Iranian Footballer in Germany: I Won’t Play Israel
We’re all used to the idea of the sporting boycott; from Moscow 1980 right up to calls for us to give Beijing 2008 the cold shoulder. But this is something a little different; the one-man boycott. An Iranian-born player in … Read More
We’re all used to the idea of the sporting boycott; from Moscow 1980 right up to calls for us to give Beijing 2008 the cold shoulder. But this is something a little different; the one-man boycott.
An Iranian-born player in Germany's under-21 national soccer team has withdrawn from an upcoming match against Israel citing "personal reasons", the German Football Association (DFB) said on Monday.
Ashkan Dejagah, 21, who plays for Bundesliga club VfB Wolfsburg, asked national team managers to allow him to withdraw from Germany's European Championship qualifier against Israel, to be played in Tel Aviv on Friday, the DFB said.
"He came to us citing personal reasons that seemed very plausible," DFB spokesman Jens Grittner said.
Dejagah could not be reached for comment, but tabloid daily Bild quoted him as saying his motive was political. "It has political reasons. Everyone knows that I am German-Iranian," he said of the decision to withdraw.
Not surprisingly, given German sensitivities towards Israel, this has caused something of a shitstorm. The following day, Dejagah was rowing back at some speed, claiming that there was no political angle to his decision; he was just worried that the Iranians wouldn’t let him back in the country to see his relatives (“I have more Iranian blood in my veins than German… I am doing this out of respect – after all, my parents are Iranian.”) Why he imagined that appealing to football fans to think of his bigoted parents would smooth things over isn’t entirely clear, but it’s safe to say it cut little ice.
This is not the first time that Iran’s refusal to allow its citizens to visit Israel has thrown up sporting dilemmas. A couple of years ago, the Iranian striker Vahid Hashemian, who played for Bayern Munich, developed a convenient back injury just before a trip to play Maccabi Tel Aviv in the European Champions League, having been threatened with sanctions by the Iranian Football Federation if he played. (He contrived to miss the return match in Germany, too.) And an Iranian judo champion refused to fight his Israeli opponent at the Athens Olympics in 2004, falsely claiming that he was over the weight limit for the bout. (I would have thought the mullahs would have liked to watch him beat the shit out of the Jewish guy, but I guess not.)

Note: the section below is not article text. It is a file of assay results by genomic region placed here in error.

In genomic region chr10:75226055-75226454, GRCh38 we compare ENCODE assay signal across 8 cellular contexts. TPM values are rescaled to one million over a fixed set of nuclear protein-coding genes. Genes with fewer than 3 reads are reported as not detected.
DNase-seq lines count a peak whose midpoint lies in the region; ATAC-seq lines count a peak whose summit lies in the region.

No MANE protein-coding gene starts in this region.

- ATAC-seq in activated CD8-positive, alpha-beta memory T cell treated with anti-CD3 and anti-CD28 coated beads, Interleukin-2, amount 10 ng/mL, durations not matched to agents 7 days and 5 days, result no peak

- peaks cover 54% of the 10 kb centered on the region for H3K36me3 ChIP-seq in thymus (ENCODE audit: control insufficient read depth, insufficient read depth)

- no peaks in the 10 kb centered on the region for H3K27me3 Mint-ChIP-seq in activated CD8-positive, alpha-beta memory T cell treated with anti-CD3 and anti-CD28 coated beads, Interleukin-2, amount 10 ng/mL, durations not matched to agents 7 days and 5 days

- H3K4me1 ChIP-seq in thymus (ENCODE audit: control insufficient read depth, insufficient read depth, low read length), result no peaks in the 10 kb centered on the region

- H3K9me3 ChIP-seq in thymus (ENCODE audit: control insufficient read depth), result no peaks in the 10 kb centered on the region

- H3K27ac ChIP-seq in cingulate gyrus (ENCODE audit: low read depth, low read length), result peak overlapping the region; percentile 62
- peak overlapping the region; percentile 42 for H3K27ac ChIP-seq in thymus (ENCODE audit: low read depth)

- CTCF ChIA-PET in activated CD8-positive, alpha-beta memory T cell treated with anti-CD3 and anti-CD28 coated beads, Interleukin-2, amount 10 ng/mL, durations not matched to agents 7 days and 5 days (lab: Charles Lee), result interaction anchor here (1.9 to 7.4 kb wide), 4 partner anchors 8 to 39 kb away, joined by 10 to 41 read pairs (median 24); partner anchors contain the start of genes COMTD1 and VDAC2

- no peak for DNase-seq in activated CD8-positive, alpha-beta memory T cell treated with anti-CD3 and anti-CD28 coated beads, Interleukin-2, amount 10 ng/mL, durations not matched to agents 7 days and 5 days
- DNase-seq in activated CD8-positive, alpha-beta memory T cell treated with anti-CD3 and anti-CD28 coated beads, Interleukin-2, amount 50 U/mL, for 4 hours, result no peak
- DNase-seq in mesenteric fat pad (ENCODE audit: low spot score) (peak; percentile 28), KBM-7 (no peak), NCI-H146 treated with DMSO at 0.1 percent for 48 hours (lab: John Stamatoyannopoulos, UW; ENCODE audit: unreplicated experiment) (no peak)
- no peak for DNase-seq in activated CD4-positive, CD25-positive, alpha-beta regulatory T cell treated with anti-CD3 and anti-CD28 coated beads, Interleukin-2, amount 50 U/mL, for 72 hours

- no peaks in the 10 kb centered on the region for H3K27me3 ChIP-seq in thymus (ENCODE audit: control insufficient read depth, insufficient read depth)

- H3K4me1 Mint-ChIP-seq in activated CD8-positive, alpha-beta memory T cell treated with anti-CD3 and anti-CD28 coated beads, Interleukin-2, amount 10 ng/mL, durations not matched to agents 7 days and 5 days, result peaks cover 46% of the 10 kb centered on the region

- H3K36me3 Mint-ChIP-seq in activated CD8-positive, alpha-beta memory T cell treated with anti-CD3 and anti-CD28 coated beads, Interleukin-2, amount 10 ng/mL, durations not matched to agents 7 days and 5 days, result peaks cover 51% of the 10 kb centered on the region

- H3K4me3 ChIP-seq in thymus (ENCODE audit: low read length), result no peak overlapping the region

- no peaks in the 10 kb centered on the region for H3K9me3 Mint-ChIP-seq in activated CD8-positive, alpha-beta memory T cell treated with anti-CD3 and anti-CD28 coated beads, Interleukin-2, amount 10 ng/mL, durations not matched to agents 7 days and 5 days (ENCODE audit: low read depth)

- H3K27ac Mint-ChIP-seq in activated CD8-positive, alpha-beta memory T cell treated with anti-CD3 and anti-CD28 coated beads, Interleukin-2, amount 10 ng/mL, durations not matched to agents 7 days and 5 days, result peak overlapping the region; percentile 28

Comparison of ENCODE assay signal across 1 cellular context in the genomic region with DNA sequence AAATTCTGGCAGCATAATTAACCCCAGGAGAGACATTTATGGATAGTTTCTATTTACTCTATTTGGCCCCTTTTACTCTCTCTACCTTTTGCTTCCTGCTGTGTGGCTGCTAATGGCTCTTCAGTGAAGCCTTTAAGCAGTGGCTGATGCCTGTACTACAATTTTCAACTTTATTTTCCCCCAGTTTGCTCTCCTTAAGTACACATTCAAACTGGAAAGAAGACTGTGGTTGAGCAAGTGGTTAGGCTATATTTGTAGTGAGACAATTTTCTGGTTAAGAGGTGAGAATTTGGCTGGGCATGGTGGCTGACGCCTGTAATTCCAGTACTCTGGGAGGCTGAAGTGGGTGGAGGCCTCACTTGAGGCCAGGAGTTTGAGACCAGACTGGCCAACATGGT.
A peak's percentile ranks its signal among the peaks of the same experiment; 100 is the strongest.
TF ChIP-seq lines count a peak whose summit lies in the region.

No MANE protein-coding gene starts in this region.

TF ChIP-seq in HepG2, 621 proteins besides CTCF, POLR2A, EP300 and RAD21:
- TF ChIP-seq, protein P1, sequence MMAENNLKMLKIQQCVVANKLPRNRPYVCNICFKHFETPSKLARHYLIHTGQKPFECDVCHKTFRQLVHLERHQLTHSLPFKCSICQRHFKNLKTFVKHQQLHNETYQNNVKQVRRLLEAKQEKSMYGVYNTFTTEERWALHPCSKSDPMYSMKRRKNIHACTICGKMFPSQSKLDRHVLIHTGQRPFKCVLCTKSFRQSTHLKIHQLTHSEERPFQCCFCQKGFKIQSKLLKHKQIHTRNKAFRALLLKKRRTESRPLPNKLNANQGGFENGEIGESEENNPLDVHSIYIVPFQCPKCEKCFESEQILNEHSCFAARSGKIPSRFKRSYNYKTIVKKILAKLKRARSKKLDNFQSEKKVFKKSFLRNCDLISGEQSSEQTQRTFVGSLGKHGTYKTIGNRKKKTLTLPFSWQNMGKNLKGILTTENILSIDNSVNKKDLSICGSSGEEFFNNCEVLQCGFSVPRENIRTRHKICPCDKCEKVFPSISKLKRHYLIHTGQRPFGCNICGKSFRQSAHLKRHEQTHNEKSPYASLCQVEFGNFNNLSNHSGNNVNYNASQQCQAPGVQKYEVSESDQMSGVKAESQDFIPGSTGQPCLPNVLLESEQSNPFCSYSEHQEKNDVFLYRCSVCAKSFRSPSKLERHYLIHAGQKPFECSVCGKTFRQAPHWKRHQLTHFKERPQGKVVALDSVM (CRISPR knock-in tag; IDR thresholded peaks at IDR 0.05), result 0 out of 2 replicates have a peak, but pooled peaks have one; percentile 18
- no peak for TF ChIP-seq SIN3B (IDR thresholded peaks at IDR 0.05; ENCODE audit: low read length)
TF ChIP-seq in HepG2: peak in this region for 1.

Dejagah’s withdrawal from the national squad has posed some awkward questions, not least because he is widely regarded as one of the rising stars of German football, which is increasingly tapping into the talents of its large immigrant and ethnic minority populations; players in German youth teams are as likely to be of Turkish or African parentage as they are to be archetypally blond and Teutonic. Reaction hasn’t been uniformly hostile; some lauded his ‘bravery’ for not feigning injury or unfitness, like the other sportsmen mentioned above; others cautioned against imputing bigoted motives to the player himself, noting – not without justification – that the real villains of the piece are the bigots in Tehran.
But for a nation that prides itself on its close links with Israel, there are ugly undercurrents in this standoff, and allegations of anti-Semitism have not been slow to rear their heads. Jewish groups, as well as conservative politicians, have condemned the player’s decision in the roundest possible terms, and the President of the Central Council of Jews in Germany, Charlotte Knobloch, demanded his exclusion from the national side. They’ve now got their wish. Dejagah has today been permanently suspended from the German national team and Germany has even gone so far as to propose a friendly between the two nations to show there are no hard feelings.
This will upset the Iranians, who labelled him a “hero” earlier this week: but I think we can all agree that they can go and fuck themselves. The wider question Germans are asking is whether this episode holds any lessons for their own society, which has, in common with other European nations, seen large-scale immigration from Muslim countries in the last couple of decades. Right-of-centre newspaper Die Welt posed the question in what, for a European broadsheet newspaper, were quite stark terms:
The young man has revealed an important dilemma in the immigration society. There are many immigrants … who maintain a completely functional relationship to their new home. … They often demand full civil rights but then, after they get them, they still feel foreign. And they often feel a deep loyalty to their old home and to the blood in their veins.
In more naive times this double orientation was lauded as enriching society: two identities… were better than one. Dejagah has now emphatically shown that unclear loyalties can be a danger to a free society.
The details of this saga will soon be consigned to history, and the player himself will no doubt be welcomed with open arms by the Iranian national side in due course. But the fault lines in European societies are there for everyone to see, and it doesn’t take that sharp a blow to expose them. When the pluralist values of a European social democracy collide with the iron laws of an intolerant theocracy, it’s not a match where anyone really wins.